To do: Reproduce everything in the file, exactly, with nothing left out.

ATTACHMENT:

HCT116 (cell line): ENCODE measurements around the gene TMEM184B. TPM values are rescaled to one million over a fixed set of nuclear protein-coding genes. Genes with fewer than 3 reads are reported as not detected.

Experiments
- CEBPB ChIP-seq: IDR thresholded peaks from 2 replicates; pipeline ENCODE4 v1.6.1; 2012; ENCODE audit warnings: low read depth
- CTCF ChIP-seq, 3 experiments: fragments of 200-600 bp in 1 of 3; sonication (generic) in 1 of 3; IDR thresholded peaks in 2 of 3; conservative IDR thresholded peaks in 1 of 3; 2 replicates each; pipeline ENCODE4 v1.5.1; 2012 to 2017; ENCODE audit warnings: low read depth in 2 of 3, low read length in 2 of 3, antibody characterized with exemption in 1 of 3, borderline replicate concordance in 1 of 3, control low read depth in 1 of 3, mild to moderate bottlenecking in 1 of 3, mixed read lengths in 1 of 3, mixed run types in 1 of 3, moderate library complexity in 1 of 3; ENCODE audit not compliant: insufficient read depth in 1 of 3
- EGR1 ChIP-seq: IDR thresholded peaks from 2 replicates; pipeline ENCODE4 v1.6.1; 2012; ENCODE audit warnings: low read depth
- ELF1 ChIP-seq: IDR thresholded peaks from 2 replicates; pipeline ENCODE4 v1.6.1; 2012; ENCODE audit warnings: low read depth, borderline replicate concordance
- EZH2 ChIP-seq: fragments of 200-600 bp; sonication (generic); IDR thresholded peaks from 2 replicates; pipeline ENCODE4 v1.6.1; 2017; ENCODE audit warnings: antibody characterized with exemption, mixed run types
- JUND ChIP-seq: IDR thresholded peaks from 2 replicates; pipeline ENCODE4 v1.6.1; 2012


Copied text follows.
HCT116 (cell line): ENCODE measurements around the gene TMEM184B. TPM values are rescaled to one million over a fixed set of nuclear protein-coding genes. Genes with fewer than 3 reads are reported as not detected.

Experiments
- CEBPB ChIP-seq: IDR thresholded peaks from 2 replicates; pipeline ENCODE4 v1.6.1; 2012; ENCODE audit warnings: low read depth
- CTCF ChIP-seq, 3 experiments: fragments of 200-600 bp in 1 of 3; sonication (generic) in 1 of 3; IDR thresholded peaks in 2 of 3; conservative IDR thresholded peaks in 1 of 3; 2 replicates each; pipeline ENCODE4 v1.5.1; 2012 to 2017; ENCODE audit warnings: low read depth in 2 of 3, low read length in 2 of 3, antibody characterized with exemption in 1 of 3, borderline replicate concordance in 1 of 3, control low read depth in 1 of 3, mild to moderate bottlenecking in 1 of 3, mixed read lengths in 1 of 3, mixed run types in 1 of 3, moderate library complexity in 1 of 3; ENCODE audit not compliant: insufficient read depth in 1 of 3
- EGR1 ChIP-seq: IDR thresholded peaks from 2 replicates; pipeline ENCODE4 v1.6.1; 2012; ENCODE audit warnings: low read depth
- ELF1 ChIP-seq: IDR thresholded peaks from 2 replicates; pipeline ENCODE4 v1.6.1; 2012; ENCODE audit warnings: low read depth, borderline replicate concordance
- EZH2 ChIP-seq: fragments of 200-600 bp; sonication (generic); IDR thresholded peaks from 2 replicates; pipeline ENCODE4 v1.6.1; 2017; ENCODE audit warnings: antibody characterized with exemption, mixed run types
- JUND ChIP-seq: IDR thresholded peaks from 2 replicates; pipeline ENCODE4 v1.6.1; 2012